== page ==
Ralph Stobart Robson, signalman, life in the British Royal Navy World War Two, sinking of Prince of Wales and the Repulse, Singapore
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  1. Chatham to Gourock
  2. The Messman Discovered
  3. Life on Board
  4. Crossing the Line
  5. The Sinkings
  6. H.M.S. Sultan
  7. The Signal Office
  8. Left to Our Own Resources
  9. Colombo
  10. Drafted to Mombassa
  11. Eine Kleine Nachtmusik
  12. Sharks, Lobsters and Going Dutch
  13. Askari Skirmishes and Tea Making
  14. Tramp Steamer
  15. Molo
  16. Deer Hunting
  17. Ralph the Italian and off to Bombay
  18. Arrival in Bombay
  19. Vultures and Buffalos
  20. Poona
  21. Swimming Motorcycles and Monsoon Storms
  22. The Royal Corps of Signals
  23. 'Trixie' Vaughan Lewis and Drowning Men
  24. On Leave in the Himalayas

    Ralph as a telegram boy before the war

24. On Leave in the Himalayas

Back in the barracks life went on as usual. Then one morning we were given good news. The group was going on leave. We were not all going to the same place. The holidays were to range from Kashmir to Southern India and Simla, where the two Liverpudlians and myself were going.

Everyone, including me, managed to find a navy suit, both blue and white. I still hadn't my own suit, but the lads rallied round and provided me with a blue and a second one.

The following day we set off for our destination. The three of us ended at the BB and CI Station in Bombay. We set off across India travelling through many places including Agra. We sighted the magnificent Taj Mahal on the way. A great Moslem ruler of North India had built this as a mausoleum for his wife.

The train was a magnificent two-four-two steam loco that hauled a long train of four class carriages. The first of these was, of course, first class; nothing like the English firsts. It consisted of a magnificent compartment more like a large drawing room with a curtained bed and opulent seating space. This was the equivalent of about four ordinary compartments. A second compartment housed the major domo and a galley. This was the equivalent of two ordinary compartments. The rest of the train had normal sized carriages.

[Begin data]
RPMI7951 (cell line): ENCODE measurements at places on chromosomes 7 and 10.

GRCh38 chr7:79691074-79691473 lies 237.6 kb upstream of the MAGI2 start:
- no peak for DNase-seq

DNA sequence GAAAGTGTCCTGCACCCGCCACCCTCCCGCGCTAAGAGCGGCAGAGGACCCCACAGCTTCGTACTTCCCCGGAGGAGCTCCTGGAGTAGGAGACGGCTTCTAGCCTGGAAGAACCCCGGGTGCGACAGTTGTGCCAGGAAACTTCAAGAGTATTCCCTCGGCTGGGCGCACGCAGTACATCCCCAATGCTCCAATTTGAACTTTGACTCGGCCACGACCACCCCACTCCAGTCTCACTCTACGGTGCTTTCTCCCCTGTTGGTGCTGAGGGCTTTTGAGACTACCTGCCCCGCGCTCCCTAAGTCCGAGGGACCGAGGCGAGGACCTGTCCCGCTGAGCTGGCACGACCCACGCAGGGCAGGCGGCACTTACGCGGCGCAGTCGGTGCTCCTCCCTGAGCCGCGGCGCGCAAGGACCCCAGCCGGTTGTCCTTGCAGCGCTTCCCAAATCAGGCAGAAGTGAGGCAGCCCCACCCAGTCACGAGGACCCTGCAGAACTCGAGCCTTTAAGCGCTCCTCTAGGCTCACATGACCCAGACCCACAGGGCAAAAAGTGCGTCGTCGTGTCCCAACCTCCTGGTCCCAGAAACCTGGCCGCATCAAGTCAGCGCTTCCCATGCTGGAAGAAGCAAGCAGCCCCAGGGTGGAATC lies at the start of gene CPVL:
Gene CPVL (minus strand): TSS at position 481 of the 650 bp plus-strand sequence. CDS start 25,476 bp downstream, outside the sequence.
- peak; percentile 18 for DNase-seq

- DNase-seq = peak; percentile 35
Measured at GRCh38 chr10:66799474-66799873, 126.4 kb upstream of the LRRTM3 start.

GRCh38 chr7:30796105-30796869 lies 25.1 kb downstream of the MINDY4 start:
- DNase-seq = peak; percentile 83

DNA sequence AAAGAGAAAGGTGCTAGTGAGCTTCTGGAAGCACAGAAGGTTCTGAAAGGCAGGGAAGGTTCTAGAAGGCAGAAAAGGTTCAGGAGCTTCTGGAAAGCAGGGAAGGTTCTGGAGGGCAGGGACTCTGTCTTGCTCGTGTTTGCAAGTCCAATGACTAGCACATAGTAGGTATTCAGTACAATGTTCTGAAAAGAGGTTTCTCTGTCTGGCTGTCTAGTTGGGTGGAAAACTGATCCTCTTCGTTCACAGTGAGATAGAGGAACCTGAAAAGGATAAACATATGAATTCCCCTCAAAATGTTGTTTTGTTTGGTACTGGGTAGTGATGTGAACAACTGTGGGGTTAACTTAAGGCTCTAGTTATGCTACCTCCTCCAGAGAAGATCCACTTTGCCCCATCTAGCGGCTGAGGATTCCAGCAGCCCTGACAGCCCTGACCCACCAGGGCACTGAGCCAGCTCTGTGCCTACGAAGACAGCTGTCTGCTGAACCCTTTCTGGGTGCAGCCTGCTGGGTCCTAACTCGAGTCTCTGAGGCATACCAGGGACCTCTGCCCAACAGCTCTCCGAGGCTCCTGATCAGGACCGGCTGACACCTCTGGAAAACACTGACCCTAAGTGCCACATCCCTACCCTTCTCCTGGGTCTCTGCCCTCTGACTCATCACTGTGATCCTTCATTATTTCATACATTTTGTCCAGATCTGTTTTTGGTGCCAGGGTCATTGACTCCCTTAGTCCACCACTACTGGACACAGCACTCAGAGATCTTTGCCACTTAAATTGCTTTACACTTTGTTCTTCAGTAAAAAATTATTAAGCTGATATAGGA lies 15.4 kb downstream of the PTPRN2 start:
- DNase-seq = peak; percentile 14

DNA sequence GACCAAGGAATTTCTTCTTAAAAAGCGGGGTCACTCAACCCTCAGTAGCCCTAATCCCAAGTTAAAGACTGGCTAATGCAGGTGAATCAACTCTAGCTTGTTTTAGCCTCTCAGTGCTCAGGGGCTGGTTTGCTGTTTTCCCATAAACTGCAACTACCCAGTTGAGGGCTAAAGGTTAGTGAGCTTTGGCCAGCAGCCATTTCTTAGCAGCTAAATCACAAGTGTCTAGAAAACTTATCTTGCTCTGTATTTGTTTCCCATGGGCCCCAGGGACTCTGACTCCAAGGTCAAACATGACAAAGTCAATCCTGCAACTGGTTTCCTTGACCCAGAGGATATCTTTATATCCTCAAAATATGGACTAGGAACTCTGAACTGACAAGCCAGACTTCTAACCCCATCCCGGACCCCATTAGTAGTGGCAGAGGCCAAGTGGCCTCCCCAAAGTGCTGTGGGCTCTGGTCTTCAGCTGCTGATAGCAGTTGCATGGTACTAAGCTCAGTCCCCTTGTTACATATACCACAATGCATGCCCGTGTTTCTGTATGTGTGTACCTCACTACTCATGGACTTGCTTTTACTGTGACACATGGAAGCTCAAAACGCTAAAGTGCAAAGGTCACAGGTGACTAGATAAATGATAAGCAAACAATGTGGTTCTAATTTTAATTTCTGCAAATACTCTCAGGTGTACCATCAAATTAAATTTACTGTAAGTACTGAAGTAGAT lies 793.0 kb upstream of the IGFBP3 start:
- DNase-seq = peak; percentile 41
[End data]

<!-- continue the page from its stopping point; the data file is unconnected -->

The difference between the first (Burrah) class and second class and the third and fourth class was appalling. In second class there were three sleeping bunks and they were crammed with men, women and children. However, as we later found out, they were remarkably cheerful.

We were assigned to second class. Finally we set off for a long overnight journey. The people in our compartment were a pleasant bunch, all Indian and most could not speak English. The country was very variable, a bit like running over the Western Plains of America. It was pleasantly green, as there had been a good monsoon.

Then the banana leaves were unwrapped. We had been warned not to eat any unwashed fruit or food from natives, but as I had only had one bout of bellyache during my whole tour abroad I felt this did not apply to me. And so it happened.

The food was offered, eaten and discussed at length. My Liverpudlian partners were disgusted and amazed. So I ate and laughed and told tall stories. Food could also be purchased at the stations. It could be ordered ahead by telegraph, but this was never tried.

Stations came and went, passengers changed and time fled. Presently we settled down and I slept like a babe. We had been told horrendous tales of thuggees who got on a train after dark and murdered all the passengers in a compartment, but this did not disturb my sleep.

After travelling nearly 24 hours we found ourselves running into a big city. This was Delhi, our destination. We still had to get to Simla. Delhi was like a hive of disturbed bees. There were cars, trams, lorries, rickshaws; every form of transport. The station platforms were covered with sleeping forms in every corner, sheeted and ghostly.

After a shortish wait our next train came in. This train was to take us to Kalka, a terminus at the foot of Terai which was in the foothills of the Himalayas. Here we were confronted with our next means of transport. This was a narrow-gauge mountain railway.

Slowly the train struggled through the trees and bushes of the Terai. Higher up it frequently had to reverse and go forwards in a series of steps. As we got higher the view became tremendous but once again, as in Africa, the distant view was clouded. Finally it seemed as if the whole world must be beneath us.

We arrived at Simla station. It was a neat little town perched on either side of what was known as the ridge. We were on the south side and could see nothing to the north. We struggled to the top of the ridge and from there the magnificent Himalayas were visible, including Everest. Words could not describe it.

Soon we arrived at our destination; the YMCA. Here we were neatly housed for the following days.

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